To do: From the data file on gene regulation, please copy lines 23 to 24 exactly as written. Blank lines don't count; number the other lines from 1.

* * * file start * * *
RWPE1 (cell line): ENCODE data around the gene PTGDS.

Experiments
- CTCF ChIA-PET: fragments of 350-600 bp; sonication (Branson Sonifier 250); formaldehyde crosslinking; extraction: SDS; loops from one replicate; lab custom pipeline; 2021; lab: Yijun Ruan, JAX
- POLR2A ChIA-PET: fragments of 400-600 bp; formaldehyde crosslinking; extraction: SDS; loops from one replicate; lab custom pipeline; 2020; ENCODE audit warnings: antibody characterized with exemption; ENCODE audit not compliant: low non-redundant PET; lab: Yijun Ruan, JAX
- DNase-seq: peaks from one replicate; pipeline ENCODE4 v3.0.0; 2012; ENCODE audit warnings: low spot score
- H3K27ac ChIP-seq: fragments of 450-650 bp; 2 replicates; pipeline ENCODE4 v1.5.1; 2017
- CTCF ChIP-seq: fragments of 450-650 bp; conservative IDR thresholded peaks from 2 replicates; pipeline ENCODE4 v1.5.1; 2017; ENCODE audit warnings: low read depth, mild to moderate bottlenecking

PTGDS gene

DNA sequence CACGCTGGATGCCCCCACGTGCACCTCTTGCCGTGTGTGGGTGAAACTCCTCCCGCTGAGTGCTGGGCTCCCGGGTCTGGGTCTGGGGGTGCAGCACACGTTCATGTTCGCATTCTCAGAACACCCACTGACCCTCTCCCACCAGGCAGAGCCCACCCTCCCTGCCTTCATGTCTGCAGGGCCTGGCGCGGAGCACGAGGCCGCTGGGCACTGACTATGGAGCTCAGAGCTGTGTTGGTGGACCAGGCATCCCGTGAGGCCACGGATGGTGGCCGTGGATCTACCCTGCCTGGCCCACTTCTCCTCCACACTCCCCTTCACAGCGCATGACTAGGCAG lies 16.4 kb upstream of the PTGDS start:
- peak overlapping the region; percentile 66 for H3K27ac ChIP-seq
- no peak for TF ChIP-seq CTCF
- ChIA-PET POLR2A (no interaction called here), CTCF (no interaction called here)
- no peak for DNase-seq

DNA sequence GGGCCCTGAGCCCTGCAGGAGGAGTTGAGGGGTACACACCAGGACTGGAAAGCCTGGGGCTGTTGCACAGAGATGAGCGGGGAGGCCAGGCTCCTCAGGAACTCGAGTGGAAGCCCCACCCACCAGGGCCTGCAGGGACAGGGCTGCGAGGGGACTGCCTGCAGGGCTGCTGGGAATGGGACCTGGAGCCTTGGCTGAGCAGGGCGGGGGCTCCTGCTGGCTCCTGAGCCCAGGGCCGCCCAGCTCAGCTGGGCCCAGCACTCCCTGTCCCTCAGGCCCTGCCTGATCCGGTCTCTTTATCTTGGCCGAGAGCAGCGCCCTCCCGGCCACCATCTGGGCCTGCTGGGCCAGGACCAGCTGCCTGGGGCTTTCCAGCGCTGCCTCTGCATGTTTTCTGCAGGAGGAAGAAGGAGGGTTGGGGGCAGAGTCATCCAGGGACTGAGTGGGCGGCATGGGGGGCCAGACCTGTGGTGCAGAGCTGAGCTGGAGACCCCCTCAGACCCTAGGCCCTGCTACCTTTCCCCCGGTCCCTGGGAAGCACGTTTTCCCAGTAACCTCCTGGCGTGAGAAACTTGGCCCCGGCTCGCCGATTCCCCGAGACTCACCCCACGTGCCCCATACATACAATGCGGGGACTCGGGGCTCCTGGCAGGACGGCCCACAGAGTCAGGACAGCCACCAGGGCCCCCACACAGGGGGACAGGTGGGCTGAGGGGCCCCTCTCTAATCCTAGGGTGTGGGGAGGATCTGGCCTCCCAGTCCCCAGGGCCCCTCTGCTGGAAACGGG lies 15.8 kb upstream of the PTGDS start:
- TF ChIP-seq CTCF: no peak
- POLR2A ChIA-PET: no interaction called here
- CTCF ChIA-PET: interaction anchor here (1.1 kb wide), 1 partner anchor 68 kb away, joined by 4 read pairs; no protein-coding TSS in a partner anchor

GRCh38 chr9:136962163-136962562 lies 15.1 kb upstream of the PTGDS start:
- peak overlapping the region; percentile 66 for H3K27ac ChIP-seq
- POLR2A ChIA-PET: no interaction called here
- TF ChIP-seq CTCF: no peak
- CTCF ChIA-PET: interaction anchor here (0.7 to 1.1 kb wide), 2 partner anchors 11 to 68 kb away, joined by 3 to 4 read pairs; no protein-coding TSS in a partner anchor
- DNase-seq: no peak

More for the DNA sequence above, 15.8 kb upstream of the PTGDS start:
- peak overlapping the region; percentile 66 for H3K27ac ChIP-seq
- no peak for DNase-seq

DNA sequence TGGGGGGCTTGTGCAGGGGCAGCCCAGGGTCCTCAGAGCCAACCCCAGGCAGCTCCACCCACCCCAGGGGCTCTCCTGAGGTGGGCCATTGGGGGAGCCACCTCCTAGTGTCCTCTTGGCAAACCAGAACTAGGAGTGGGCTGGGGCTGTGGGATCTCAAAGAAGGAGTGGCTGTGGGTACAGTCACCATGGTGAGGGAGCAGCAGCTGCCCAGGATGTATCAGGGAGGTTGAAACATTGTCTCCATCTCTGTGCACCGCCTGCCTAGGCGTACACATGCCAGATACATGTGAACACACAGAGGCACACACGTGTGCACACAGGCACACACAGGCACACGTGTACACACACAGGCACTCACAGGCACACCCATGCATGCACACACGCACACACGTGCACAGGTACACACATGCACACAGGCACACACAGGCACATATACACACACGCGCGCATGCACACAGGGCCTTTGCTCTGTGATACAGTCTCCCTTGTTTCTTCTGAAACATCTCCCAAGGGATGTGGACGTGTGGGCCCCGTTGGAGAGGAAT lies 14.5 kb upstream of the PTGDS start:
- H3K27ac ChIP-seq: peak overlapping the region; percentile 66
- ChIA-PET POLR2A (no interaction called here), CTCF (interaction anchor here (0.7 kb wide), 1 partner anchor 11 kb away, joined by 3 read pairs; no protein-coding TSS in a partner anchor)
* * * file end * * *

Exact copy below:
- DNase-seq: no peak

More for the DNA sequence above, 15.8 kb upstream of the PTGDS start: